Today's Crimeware Life CycleToday's Crimeware Life Cycle
Advanced malware is a slippery beast, but understanding its crime life cycle offers hope for successful defense strategies
May 17, 2011
As an industry, we've spent an inordinate amount of time characterizing the malware we observe propagating the Internet or breaching our corporate defenses. Because of our capability to label so many varieties and features, we've become hypnotized by the intricacies of the software element of the threat. Malware is the threat. And today we're being even drawn even further in to the trance with "advanced malware."
For those actually charged with the day-to-day defense of their corporate systems, the malware threat can typically be divided neatly in to two components -- malware delivery channels that bypass layers of corporate defenses, and the malware component that gets left behind on the compromised system. The "advanced" form of the threat basically translates to being "better" at the evasion part and having enhanced remote control functionality.
The past decade saw the threat transition from annoying virus to destructive malware. For the past few years, the threat has evolved further -- in to the realm of financially driven crimeware. Despite all the public attention this transition has garnered, few appreciate the changes going on behind the scene.
Instead of admiring the fine brushstrokes of a painting, sometimes you need to stand back a little to take in the picture as a whole. The hypnotic allure of malware dissections and high-profile breaches has prevented many organizations from understanding the dynamics of the real threat -- crimeware and the ecosystem that supports it.
Even those that know their droppers from their downloaders too often fail to grasp the relationships between the vendors, service providers, and tool manufacturers that contributed to the success of an attack. Add to that an increasingly false and outdated assumption of an attack is the personification of an "attacker." It's far more likely that many hands were involved in constructing and delivering the attack -- most of whom had no idea of who else was involved and not caring to know.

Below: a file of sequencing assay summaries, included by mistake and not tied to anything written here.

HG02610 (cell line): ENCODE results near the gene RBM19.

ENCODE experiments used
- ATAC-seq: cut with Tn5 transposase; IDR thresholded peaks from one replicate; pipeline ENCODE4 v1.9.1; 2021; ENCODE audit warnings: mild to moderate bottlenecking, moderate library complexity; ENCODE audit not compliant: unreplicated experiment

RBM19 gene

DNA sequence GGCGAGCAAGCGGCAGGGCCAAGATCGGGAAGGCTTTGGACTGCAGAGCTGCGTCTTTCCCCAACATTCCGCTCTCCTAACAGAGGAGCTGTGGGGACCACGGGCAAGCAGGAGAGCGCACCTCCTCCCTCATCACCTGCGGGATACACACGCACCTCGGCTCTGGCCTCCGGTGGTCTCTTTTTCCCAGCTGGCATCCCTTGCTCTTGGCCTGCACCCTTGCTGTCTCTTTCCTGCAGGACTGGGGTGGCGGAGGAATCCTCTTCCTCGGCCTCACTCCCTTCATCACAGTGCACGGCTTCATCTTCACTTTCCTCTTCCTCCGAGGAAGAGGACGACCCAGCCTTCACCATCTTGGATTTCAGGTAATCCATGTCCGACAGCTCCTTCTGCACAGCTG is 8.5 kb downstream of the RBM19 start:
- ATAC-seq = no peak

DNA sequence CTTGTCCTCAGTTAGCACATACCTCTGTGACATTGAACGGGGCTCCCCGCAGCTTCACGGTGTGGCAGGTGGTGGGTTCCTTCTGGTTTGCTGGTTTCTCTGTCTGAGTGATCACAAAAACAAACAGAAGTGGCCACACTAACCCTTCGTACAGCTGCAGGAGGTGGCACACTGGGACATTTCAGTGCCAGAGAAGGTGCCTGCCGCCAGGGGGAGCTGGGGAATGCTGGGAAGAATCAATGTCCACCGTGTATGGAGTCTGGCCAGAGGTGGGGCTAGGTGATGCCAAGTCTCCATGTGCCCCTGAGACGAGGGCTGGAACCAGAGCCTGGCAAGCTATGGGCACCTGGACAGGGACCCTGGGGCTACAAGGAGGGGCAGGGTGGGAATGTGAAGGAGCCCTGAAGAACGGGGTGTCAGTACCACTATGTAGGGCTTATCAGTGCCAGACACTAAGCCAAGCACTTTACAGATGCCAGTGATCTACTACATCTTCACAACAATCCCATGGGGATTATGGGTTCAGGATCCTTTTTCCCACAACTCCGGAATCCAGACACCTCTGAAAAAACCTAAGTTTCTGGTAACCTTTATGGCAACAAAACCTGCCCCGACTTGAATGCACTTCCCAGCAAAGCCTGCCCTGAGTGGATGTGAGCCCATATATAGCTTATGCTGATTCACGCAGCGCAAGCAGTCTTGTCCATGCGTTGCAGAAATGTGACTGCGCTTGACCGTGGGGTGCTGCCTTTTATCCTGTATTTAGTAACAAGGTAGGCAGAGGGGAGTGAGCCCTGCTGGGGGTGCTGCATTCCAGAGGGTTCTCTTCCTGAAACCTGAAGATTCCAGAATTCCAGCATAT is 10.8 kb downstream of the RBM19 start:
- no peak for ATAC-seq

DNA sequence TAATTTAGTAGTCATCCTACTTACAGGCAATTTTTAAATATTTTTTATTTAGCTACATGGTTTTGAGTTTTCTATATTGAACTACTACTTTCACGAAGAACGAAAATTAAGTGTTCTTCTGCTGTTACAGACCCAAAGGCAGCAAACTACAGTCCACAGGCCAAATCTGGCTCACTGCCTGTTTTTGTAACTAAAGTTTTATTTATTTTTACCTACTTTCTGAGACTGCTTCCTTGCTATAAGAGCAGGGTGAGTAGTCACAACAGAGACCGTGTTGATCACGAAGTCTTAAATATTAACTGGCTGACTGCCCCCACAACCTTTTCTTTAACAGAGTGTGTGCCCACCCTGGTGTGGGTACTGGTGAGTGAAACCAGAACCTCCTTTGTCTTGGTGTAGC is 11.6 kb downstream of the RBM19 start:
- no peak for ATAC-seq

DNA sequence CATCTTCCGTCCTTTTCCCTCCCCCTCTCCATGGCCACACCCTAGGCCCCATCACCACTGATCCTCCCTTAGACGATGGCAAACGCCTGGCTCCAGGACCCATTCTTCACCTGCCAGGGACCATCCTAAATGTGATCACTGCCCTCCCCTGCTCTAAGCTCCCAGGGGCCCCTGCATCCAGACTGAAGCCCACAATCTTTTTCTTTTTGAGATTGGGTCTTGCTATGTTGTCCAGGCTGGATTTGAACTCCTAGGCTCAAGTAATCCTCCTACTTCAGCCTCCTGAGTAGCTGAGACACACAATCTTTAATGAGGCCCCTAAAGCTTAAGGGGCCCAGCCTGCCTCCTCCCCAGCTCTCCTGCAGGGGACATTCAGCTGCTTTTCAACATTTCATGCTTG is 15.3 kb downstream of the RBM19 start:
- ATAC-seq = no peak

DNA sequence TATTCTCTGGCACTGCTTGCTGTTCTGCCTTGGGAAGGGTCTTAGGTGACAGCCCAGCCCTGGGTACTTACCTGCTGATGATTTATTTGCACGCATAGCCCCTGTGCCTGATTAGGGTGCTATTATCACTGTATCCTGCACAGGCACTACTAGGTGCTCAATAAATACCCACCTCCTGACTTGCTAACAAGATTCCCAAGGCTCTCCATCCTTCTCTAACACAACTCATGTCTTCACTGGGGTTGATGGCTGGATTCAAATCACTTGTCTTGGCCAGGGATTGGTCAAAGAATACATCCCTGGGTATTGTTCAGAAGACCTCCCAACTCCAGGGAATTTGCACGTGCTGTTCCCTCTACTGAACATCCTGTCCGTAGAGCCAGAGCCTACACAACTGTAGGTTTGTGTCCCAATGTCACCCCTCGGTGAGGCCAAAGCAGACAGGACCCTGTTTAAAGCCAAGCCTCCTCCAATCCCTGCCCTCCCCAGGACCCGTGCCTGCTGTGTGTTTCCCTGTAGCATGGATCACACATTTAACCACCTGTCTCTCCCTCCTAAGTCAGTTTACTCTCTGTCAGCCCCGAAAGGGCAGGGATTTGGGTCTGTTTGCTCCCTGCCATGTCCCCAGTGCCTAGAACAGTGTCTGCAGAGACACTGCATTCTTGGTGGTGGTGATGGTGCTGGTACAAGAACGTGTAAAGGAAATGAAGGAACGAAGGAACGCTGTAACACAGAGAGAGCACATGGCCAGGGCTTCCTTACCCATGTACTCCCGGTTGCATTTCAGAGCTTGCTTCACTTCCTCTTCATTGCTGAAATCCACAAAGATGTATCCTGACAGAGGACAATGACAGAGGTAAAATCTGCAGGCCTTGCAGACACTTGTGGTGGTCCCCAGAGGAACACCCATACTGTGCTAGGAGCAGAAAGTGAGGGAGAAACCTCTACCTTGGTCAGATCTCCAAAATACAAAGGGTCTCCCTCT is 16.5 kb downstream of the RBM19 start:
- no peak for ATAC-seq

Back in the days when malware was just malware, a malicious dropper would be downloaded from a server the bad guys owned (or hacked) following the successful exploitation of a vulnerability within the victim's Web browser or via an unpatched plug-in. That dropper would then automatically unpack itself, extract its malicious payload, deactivate or prevent any local defenses from working, and finally start its core remote control agent -- making an outbound connection to a command-and-control (CnC) server and seeking instructions.
With evolution proceeding from malware to crimeware, the installation life cycle has changed substantially. In an effort to thwart the layers of defense deployed within the network or on the host, many additional steps have been introduced by the attackers -- a lot of which are not only subcontracted to third-party service providers, but have become full-scale businesses in their own right, operating in legal gray areas.
The crimeware installation process also incorporates a number of checks and balances designed to increase the robustness of the attack against detection and deception. Having invested substantial time and materials into an attack among multiple vested parties, cybercriminals are loathe to have their malware fall prey to automated analysis systems and honeypots. As such, they have incorporated steps that validate the authenticity of the victim prior to installation of the core crimeware components. From a service provisioning perspective, the new infection life cycle enhances the overall ecosystem and provides additional monetization opportunities.
For a more detailed dissection of the threat (as it stands today), I've released a new whitepaper -- "Behind Today's Crimeware Installation Lifecycle" -- covering how advanced malware morphs to remain stealthy and persistent. Understanding your opponent remains at the heart of a sound defensive strategy. In this case, though, your "opponent" shouldn't be thought of in a singular sense, but rather an increasingly well-oiled federated cybercrime ecosystem.
Gunter Ollmann is research vice president at Damballa.
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